In April, the price of silver gained 28%, and has hit a 31-year-high. This rising price tag makes the silver mines a hotter commodity than ever! The bill that would privatize the mines has not been sent to Congress yet. The President’s office said the bill would not significantly change the miners contracted conditions, but would have the companies pay more in royalties. Many political pendants are pointing a growing lack of public support for the Bolivian President as a reason for not being able to nationalize the workers. The Bolivian government is more and more tainted by stories of corruption with government officials. People are hesitant to see the silver mining industry that is so lucrative turn into another avenue for government corruption to abound
April 29, 2011 is a national Day of Sea Reclamation according to Bolivia’s President Evo Morales. This came not long after “Day of the Sea”, which is an annual tradition in Bolivia. The Day of Sea Reclamation was part of Morales’s effort to demand that Bolivia, a landlocked country, be given access to the ocean through land that is owned by Chile. The President has demanded pay from Chile for their use of the Silala River (which is on the border of the two countries). This particular issue is not a new conflict for Chile and Bolivia; it’s reviving a 132-year-old argument between the two countries.
In 1879 Bolivia lost a part of the Atacama Desert on the Pacific coast to Chile at the end of the War of the Pacific. The original war was a dispute of nitrate deposits on part of Atacama Desert that then belonged to Bolivia. Peru was allied with Bolivia during the war and was able to re-negotiate the land they lost later on, but Bolivia was never able to regain their lost claim on the property.
Bolivia will pursue the issue through international tribunals, essentially suing them in international court. The President is claiming that it is not only lawful but in the spirit of fairness, that they should get the access that the country needs. On the opposite side, Chile has stated that they are still willing to negotiate with Bolivia and they may be able to come to an agreement where Bolivia could have the passage to the Pacific Ocean that it is seeking but without Bolivia having sovereign rights over the land. Bolivia and Chile had diplomatic conversations before that broke off in 1978, but have been back to the table recently. The President did say that any legal action taken would not be taken if it would worsen the current relationship with Chile.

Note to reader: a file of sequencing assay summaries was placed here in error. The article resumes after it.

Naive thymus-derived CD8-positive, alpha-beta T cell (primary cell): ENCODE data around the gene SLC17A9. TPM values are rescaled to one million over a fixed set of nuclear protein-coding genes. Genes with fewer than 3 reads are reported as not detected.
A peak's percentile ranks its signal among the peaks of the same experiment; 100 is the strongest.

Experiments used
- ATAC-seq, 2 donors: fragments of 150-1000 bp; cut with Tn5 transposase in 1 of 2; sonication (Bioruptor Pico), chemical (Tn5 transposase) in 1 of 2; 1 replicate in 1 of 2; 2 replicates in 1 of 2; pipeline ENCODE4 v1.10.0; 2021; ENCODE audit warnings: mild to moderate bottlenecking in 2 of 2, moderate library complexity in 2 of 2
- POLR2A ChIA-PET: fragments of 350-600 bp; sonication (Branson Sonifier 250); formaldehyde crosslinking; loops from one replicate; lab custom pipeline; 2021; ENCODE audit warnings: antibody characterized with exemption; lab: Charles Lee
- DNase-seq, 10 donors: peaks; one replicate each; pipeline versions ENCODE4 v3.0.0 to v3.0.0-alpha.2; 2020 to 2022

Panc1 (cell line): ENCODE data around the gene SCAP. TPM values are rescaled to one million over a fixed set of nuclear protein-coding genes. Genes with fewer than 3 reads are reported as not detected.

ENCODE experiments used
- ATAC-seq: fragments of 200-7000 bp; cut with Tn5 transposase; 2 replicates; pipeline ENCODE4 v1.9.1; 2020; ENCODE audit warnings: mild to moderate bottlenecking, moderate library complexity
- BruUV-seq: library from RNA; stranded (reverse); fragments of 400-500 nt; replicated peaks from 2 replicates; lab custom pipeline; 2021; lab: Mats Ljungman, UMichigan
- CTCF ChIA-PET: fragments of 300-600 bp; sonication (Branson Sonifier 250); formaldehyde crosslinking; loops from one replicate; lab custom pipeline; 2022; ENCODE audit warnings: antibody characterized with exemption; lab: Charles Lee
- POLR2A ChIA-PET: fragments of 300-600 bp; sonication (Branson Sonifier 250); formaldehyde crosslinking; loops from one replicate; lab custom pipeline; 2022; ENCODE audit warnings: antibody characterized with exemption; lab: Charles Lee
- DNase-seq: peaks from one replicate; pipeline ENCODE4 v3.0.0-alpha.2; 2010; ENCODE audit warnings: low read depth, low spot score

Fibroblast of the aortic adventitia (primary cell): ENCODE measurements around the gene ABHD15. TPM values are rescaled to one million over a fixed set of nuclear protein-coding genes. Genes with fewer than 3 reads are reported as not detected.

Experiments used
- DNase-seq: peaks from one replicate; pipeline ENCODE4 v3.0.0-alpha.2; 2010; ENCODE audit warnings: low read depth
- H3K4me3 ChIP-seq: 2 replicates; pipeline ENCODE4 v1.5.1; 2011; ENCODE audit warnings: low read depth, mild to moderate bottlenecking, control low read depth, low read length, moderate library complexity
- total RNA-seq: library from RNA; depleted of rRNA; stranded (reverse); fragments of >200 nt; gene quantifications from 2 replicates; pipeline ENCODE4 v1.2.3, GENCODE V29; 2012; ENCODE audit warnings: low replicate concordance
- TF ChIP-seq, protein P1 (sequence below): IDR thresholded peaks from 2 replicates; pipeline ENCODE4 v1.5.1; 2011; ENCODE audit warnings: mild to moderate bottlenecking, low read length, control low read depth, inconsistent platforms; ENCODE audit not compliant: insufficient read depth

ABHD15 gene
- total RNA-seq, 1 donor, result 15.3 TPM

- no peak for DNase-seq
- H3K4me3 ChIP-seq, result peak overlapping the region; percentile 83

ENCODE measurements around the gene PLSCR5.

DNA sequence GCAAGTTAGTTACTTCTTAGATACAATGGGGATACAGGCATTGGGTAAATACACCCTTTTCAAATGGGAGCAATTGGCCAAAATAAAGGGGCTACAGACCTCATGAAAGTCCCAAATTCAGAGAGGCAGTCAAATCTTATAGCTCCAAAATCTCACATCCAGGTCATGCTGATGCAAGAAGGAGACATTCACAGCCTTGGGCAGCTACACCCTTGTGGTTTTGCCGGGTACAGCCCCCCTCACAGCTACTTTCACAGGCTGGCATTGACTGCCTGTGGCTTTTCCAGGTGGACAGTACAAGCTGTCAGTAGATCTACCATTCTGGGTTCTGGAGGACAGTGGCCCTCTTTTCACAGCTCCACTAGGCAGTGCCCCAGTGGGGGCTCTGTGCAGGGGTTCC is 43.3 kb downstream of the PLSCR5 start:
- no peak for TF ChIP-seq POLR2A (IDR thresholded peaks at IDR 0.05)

The theory from journalists and other political figures of the reason behind the President’s move is that the President’s approval and popularity has been taking a turn downward, primarily from increasing gasoline prices 70 percent. The gasoline price increase was just a part of the problems and stress Bolivia is having with the economy since the President took office. Reported corruption, cash handouts, and a lack of foreign investors have not helped. Many analysts speculate that this is the president’s last ditch effort to regain the trust of the Bolivian people as he picks up a battle they lost many years ago. Only time will tell if Bolivia will come out victories this time around.
In a response to a salary increase, the Bolivian Workers’ Center (the largest workers union in Bolivia) called for a strike in early April. The Bolivian government proposed to increase the pay for teachers, health workers, police and soldiers by 10% and minimum wage by 20%. The Bolivian Workers’ Center claims that the increase is still below the annual inflation rate. The government points to a statistic from the National Statistical Institute that says that inflation was only 6.1%. Union leaders who have worked closely with the current administration felt betrayed by the announcement because they were not informed or negotiated with prior to the decision making process. The protests that accompanied the strike were large. This recent strike occurred on the heels of a year of strikes and riot throughout the country after food prices went up 14 percent. Three days into the strike, the government started negotiations.
On April 11th, a provisional agreement was made, but it still needed official approval from state worker unions. Locals say that the recent strikes have been some of the biggest protests since Bolivian President Evo Morales took office. Another motive behind the protests against the government was that in December the government announced it was removing fuel subsides. That measure contributed to the 70% cost increase in fuel as well as higher prices for basic food supplies.
On April 17-18, an additional 1% pay raise for Bolivia’s teachers and health workers was negotiated, but a commission will put together a proposal on how to fund these raises from the national budget. Morales, later on April 23rd, pledged to use 20 percent of Bolivia’s international reserves for creating jobs and industrialization.
President Morales reversed the fuel subsidy because the action was so unpopular. The President’s approval and popularity ratings have been taking a turn downward, primarily from the increase in gasoline that just contributed to an economy that keeps getting progressively worse. Reported corruption, cash handouts, and a lack of foreign investors have not helped.